Fellow safety Devin McCourty was asked about Chung, the Patriots’ first pick in 2009, who spent four seasons in New England, then left last year as a free agent, signing a three-year, $10 million deal with the Eagles to play for his former coach at Oregon, Chip Kelly.
But Chung was released after a disappointing season, playing just 12 games. Hampered by injuries throughout his career, Chung has played in 16 games just once, as a rookie.
He now finds himself back in Foxborough where he is battling with Duron Harmon and Tavon Wilson for snaps.
“Pat’s a true pro,” McCourty said. “He comes in every day, he’s ready to work, he understands the defense, I think he’s another ‘model citizen’ for the young guys, someone they can look at and model their game, model what he does to get ready for practice, get ready to know what he’s doing, so it’s been great.
“He’s a friend of mine that was here the whole time I was here and he experienced something different for a year and now he’s back.”
Lots of fight in them
The fourth day of camp proved quite eventful for fifth-year tight end Michael Hoomanawanui, who was involved in a dust-up with rookie linebacker Taylor McCuller, an undrafted free agent out of West Texas A&M.
McCuller drew Hoomanawanui’s wrath when the rookie, looking to make a name for himself during an open-field tackling drill, pushed the tight end out of bounds, causing Hoomanawanui to trip over some equipment on the sideline and fall backward.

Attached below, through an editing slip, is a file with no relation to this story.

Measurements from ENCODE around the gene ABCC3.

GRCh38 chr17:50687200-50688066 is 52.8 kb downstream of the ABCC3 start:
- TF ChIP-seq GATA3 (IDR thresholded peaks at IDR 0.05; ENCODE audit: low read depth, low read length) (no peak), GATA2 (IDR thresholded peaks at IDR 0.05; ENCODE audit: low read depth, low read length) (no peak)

Hoomanawanui sprang to his feet and went at McCuller and tried to throw him to the ground. The players were separated. It was the second such camp fracas after cornerback Kyle Arrington engaged wideout Julian Edelman in a brief shoving match Friday.
Hoomanawanui, though, wound up limping off the field, favoring his left leg, after he seemed to injure it on the last play of a red-zone drill, which was truncated by heavy rain that brought an end to the session.
Odds and ends
Two days after he was carted off the field after having suffered an apparent right leg injury, the Patriots released first-year wide receiver Greg Orton, a 6-foot-3-inch, 199-pounder from Dayton, Ohio, who played at Purdue and in the Arena Football League (Spokane Shock) and United Football League (Omaha Knights) before joining the Broncos’ practice squad, where he spent parts of two seasons. If Orton goes unclaimed, he will revert to the Patriots and be placed on injured reserve. The Patriots also signed a pair of wideouts in Brian Tyms, a 6-3, 204-pounder out of Florida A&M who was signed by the 49ers as a rookie free agent in 2012 and played seven games for the Browns in 2013 (two catches, 12 yards), and Cole Stanford, a 6-2, 225-pound rookie from Cal-Poly, where he started out as a linebacker before converting to receiver after his freshman season. Stanford went on to rush for 314 yards on 54 attempts and catch 43 passes for 891 yards and eight touchdowns over 42 games in college . . . The Patriots will take Monday off and resume practices Tuesday.Michael Vega can be reached at email@example.com. Shalise Manza Young of the Globe Staff and correspondent Rob Harms contributed to this report.